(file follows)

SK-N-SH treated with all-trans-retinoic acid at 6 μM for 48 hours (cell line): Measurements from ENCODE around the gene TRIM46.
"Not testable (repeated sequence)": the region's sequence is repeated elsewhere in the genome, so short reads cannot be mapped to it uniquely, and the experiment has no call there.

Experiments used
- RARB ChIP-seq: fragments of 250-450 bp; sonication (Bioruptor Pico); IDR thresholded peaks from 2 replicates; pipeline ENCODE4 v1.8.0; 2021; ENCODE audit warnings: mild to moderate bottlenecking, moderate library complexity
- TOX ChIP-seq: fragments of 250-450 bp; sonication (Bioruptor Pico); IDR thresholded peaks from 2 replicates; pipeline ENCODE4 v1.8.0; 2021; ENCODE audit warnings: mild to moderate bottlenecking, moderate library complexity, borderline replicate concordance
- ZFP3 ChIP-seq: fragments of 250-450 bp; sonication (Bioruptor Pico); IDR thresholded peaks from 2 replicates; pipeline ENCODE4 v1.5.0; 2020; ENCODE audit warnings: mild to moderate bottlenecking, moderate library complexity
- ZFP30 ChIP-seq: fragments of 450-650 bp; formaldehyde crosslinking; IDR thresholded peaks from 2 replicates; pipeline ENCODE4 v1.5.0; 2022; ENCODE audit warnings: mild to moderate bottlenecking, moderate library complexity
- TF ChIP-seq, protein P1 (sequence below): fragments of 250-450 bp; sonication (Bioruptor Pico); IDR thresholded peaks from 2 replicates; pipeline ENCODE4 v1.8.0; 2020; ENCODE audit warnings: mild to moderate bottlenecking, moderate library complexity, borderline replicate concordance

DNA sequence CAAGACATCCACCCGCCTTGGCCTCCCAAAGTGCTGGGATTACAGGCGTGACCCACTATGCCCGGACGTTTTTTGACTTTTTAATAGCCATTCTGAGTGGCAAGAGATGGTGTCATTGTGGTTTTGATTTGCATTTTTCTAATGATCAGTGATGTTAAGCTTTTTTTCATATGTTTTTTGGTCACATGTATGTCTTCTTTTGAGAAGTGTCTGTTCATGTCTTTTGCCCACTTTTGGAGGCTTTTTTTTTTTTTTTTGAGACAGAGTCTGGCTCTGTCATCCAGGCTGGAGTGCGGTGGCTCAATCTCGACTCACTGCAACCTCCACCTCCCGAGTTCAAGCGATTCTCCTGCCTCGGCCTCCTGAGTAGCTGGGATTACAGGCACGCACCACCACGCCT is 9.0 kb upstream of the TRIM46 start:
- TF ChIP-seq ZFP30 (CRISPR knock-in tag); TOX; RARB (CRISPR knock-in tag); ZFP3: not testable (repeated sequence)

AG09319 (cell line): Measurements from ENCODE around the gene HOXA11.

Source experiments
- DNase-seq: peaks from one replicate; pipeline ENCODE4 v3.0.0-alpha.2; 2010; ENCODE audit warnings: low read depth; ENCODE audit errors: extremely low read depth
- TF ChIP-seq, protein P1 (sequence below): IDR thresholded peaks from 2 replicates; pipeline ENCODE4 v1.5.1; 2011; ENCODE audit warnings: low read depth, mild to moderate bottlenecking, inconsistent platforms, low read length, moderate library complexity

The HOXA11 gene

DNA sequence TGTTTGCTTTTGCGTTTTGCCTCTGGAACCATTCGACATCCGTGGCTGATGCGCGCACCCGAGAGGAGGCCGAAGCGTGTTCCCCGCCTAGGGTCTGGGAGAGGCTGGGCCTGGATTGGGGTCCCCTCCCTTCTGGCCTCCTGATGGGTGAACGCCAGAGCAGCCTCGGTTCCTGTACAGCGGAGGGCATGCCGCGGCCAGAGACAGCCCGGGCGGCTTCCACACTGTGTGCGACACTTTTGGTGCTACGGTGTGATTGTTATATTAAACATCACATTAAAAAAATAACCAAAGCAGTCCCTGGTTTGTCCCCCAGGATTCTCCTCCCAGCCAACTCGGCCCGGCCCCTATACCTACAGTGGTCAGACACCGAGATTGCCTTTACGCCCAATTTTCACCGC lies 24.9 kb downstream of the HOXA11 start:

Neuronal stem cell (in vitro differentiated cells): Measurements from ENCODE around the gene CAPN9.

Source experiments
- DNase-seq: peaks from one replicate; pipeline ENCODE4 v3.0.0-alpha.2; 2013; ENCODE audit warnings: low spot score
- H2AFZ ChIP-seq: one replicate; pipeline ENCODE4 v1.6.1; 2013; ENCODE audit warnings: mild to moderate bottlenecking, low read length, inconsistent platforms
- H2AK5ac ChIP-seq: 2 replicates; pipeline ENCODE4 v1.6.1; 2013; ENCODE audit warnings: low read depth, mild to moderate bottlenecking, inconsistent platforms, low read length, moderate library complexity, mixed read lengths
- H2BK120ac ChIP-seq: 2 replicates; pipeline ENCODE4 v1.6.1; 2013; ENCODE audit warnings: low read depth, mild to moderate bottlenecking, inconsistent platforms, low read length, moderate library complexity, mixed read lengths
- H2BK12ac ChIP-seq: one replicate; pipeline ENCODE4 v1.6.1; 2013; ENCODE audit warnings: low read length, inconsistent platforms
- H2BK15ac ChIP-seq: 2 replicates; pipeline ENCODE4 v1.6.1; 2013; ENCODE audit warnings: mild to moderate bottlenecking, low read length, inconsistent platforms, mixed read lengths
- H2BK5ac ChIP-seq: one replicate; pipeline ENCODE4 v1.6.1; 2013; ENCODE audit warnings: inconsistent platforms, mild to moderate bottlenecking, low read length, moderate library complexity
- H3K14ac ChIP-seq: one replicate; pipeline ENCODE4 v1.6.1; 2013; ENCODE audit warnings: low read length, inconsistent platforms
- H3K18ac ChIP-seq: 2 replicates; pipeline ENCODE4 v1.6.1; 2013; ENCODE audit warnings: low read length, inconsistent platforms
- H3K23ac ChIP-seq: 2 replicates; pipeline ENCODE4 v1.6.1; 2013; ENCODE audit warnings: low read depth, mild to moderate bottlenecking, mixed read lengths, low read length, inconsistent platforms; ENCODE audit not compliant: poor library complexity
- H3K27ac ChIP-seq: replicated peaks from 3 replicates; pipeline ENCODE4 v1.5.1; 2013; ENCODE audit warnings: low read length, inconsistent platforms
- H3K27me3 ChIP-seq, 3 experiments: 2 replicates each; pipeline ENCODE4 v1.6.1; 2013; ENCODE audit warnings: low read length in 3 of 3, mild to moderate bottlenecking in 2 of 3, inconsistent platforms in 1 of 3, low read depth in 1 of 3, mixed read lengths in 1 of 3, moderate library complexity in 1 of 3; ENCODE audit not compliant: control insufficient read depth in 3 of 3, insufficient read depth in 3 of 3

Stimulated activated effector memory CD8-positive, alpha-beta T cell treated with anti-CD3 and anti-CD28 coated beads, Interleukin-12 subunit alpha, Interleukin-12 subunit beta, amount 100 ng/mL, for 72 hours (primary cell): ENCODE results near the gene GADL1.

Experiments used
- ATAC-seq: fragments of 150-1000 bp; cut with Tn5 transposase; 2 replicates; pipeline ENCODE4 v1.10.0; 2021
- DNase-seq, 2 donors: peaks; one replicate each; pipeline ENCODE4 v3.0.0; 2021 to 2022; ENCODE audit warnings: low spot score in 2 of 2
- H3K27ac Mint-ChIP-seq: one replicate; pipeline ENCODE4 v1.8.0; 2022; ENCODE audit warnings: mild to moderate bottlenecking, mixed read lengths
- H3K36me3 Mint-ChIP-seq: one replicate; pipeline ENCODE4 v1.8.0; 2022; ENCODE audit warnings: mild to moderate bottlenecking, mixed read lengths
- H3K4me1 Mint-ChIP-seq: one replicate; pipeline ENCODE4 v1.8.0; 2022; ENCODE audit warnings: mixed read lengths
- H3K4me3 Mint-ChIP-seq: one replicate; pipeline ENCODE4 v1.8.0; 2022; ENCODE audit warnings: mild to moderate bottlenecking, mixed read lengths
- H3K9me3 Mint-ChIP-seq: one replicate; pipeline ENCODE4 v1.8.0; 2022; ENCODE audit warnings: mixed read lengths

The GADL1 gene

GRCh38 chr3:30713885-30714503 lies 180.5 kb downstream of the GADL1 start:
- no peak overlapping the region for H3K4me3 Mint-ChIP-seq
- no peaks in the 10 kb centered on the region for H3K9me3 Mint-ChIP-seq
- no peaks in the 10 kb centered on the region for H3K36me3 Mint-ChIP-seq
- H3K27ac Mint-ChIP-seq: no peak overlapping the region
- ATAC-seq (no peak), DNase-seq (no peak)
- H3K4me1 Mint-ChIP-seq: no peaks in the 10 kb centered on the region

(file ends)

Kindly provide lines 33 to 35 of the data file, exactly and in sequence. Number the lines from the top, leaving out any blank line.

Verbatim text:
- ATAC-seq: fragments of 150-1000 bp; cut with Tn5 transposase; 2 replicates; pipeline ENCODE4 v1.10.0; 2021
- DNase-seq, 2 donors: peaks; one replicate each; pipeline ENCODE4 v3.0.0; 2021 to 2022; ENCODE audit warnings: low spot score in 2 of 2
- H3K27ac Mint-ChIP-seq: one replicate; pipeline ENCODE4 v1.8.0; 2022; ENCODE audit warnings: mild to moderate bottlenecking, mixed read lengths